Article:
Open Access

Conservation of tandem stop codons in yeasts

Genome Biology20056:R31

https://doi.org/10.1186/gb-2005-6-4-r31

Received: 18 October 2004

Accepted: 16 February 2005

Published: 16 March 2005

Abstract

Background

It has been long thought that the stop codon in a gene is followed by another stop codon that acts as a backup if the real one is read through by a near-cognate tRNA. The existence of such 'tandem stop codons', however, remains elusive.

Results

Here we show that a statistical excess of stop codons has evolved at the third codon downstream of the real stop codon UAA in yeasts. Comparative analysis indicates that stop codons at this location are considerably more conserved than sense codons, suggesting that these tandem stop codons are maintained by selection. We evaluated the influence of expression levels of genes and other biological factors on the distribution of tandem stop codons. Our results suggest that expression level is an important factor influencing the presence of tandem stop codons.

Conclusion

Our study demonstrates the existence of tandem stop codons, which represent one of many meaningful genomic features that are driven by relatively weak selective forces.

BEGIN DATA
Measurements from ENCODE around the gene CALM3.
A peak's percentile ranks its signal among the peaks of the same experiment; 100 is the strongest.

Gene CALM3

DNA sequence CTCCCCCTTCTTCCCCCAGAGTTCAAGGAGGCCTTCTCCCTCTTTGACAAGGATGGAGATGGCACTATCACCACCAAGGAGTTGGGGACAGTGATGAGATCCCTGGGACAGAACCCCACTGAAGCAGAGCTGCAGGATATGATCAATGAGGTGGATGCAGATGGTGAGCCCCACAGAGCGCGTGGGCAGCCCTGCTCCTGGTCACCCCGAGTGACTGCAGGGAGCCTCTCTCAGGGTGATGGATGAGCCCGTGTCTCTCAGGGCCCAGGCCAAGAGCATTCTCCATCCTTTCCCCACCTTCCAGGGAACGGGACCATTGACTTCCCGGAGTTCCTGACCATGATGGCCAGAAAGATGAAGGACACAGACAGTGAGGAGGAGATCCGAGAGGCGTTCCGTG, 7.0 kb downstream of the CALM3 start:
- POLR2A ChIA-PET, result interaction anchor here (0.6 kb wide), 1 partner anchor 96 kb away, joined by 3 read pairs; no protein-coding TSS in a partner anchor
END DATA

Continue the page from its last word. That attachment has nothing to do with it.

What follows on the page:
Background

In most organisms, one of three stop codons (UAA, UAG and UGA) signals the termination of protein translation. Occasionally a near-cognate tRNA misreads a stop codon and the ribosome reads through the termination signal. Nichols [1] proposed that a second stop codon following the real termination codon could act as a backup. Since this codon follows the real stop codon, it is called a 'tandem stop codon'. By giving the translation machinery a second chance to terminate protein translation [2], tandem stop codons provide a 'fail safe mechanism'.

When read-through occurs, extra amino acids are added to the end of the peptide chain. The presence of tandem stop codons downstream of genes reduces the number of extra amino acids, which would influence protein folding; the addition of fewer extra amino acids increases the likelihood that the protein will preserve its three-dimensional structure. In addition, minimizing the number of amino acids added to the polypeptide chain is also beneficial from a purely energetic point of view. These factors suggest that the existence of tandem stop codons would confer a selective advantage, and imply that such codons do not need to follow the real termination signal immediately to be beneficial.